KTH, School of Engineering Sciences in Chemistry, Biotechnology and Health (CBH), Fibre- and Polymer Technology, Biocomposites. KTH, School of Engineering Sciences in Chemistry, Biotechnology and Health (CBH), Centres, Wallenberg Wood Science Center.
    Berglund, Lars
    KTH, School of Engineering Sciences in Chemistry, Biotechnology and Health (CBH), Fibre- and Polymer Technology, Biocomposites. KTH, School of Engineering Sciences in Chemistry, Biotechnology and Health (CBH), Centres, Wallenberg Wood Science Center.
    Tavares da Costa, Marcus Vinicius
    KTH, School of Engineering Sciences in Chemistry, Biotechnology and Health (CBH), Fibre- and Polymer Technology, Biocomposites. KTH, School of Engineering Sciences in Chemistry, Biotechnology and Health (CBH), Centres, Wallenberg Wood Science Center. Karlstad University, Department of Engineering and Chemical Sciences, SE-651 88 Karlstad, Sweden.
    Crack growth study of wood and transparent wood-polymer composite laminates by in-situ testing in weak TR-direction2023In: Composites. Part A, Applied science and manufacturing, ISSN 1359-835X, E-ISSN 1878-5840, Vol. 173, article id 107693Article in journal (Refereed)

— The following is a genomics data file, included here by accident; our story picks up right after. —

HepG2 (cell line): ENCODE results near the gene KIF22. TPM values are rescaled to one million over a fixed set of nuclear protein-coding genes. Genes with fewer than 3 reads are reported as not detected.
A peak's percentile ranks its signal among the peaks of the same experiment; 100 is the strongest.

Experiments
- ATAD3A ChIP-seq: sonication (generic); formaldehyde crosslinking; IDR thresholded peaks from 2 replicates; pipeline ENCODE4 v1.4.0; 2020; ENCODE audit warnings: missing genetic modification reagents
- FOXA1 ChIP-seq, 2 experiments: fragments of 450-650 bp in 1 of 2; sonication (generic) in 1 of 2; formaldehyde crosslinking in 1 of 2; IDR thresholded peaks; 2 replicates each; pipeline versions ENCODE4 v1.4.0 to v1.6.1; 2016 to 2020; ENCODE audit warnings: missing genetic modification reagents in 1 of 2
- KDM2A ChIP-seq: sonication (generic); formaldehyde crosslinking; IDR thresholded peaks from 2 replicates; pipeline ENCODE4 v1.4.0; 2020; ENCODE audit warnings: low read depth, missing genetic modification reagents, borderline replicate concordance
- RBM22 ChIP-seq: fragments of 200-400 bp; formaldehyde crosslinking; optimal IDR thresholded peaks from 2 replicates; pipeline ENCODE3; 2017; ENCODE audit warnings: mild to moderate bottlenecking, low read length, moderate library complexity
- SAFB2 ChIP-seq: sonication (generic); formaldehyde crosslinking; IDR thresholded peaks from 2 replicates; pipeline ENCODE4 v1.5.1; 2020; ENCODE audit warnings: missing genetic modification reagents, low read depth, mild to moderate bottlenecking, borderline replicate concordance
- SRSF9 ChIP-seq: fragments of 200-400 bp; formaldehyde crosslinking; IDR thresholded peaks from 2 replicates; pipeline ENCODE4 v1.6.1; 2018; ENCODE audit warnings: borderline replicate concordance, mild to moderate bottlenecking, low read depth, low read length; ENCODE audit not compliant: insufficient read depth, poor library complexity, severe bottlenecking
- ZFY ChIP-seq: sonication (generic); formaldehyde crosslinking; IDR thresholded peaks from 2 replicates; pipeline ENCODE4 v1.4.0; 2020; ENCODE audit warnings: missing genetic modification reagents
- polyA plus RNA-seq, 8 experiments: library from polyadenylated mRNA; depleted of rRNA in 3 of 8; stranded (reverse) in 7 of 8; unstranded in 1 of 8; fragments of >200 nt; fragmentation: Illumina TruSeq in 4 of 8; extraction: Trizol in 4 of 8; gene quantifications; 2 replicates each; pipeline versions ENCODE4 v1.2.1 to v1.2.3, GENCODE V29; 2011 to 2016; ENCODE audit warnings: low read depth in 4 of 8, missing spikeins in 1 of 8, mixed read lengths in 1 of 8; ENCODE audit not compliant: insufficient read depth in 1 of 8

Abstract [en]

    TW transparent wood/polymer biocomposite laminates are of interest as multifunctional materials with good longitudinal modulus, tensile strength and optical transmittance. The effect of filling the pore space in wood with a polymer matrix on fracture toughness and crack growth is not well understood. Here, we carried out in-situ fracture tests on neat birch wood and laminates made of four layers of delignified birch veneers impregnated with poly(methyl methacrylate) (PMMA) and investigated crack growth in the tangential-radial (TR) fracture system. Fracture toughness KIc and JIc at crack initiation were estimated, including FEM analysis. SEM microscopy revealed that cracks primarily propagate along the ray cells, but cell wall peeling and separation between the PMMA and wood phases also take place. A combination of in-situ tests and strain field measured by digital image correlation (DIC) showed twice as long fracture process zone of TW laminates compared with neat birch.

  • 89.
    Ariza, David
    et al.
    KTH, School of Electrical Engineering and Computer Science (EECS), Electrical Engineering.
    Hollertz, Rebecca
    KTH, School of Engineering Sciences in Chemistry, Biotechnology and Health (CBH), Fibre- and Polymer Technology, Fibre Technology.
    Methling, Ralf
    Leibniz Inst Plasma Sci & Technol INP, D-17489 Greifswald, Germany..
    Gortschakow, Sergey
    Leibniz Inst Plasma Sci & Technol INP, D-17489 Greifswald, Germany..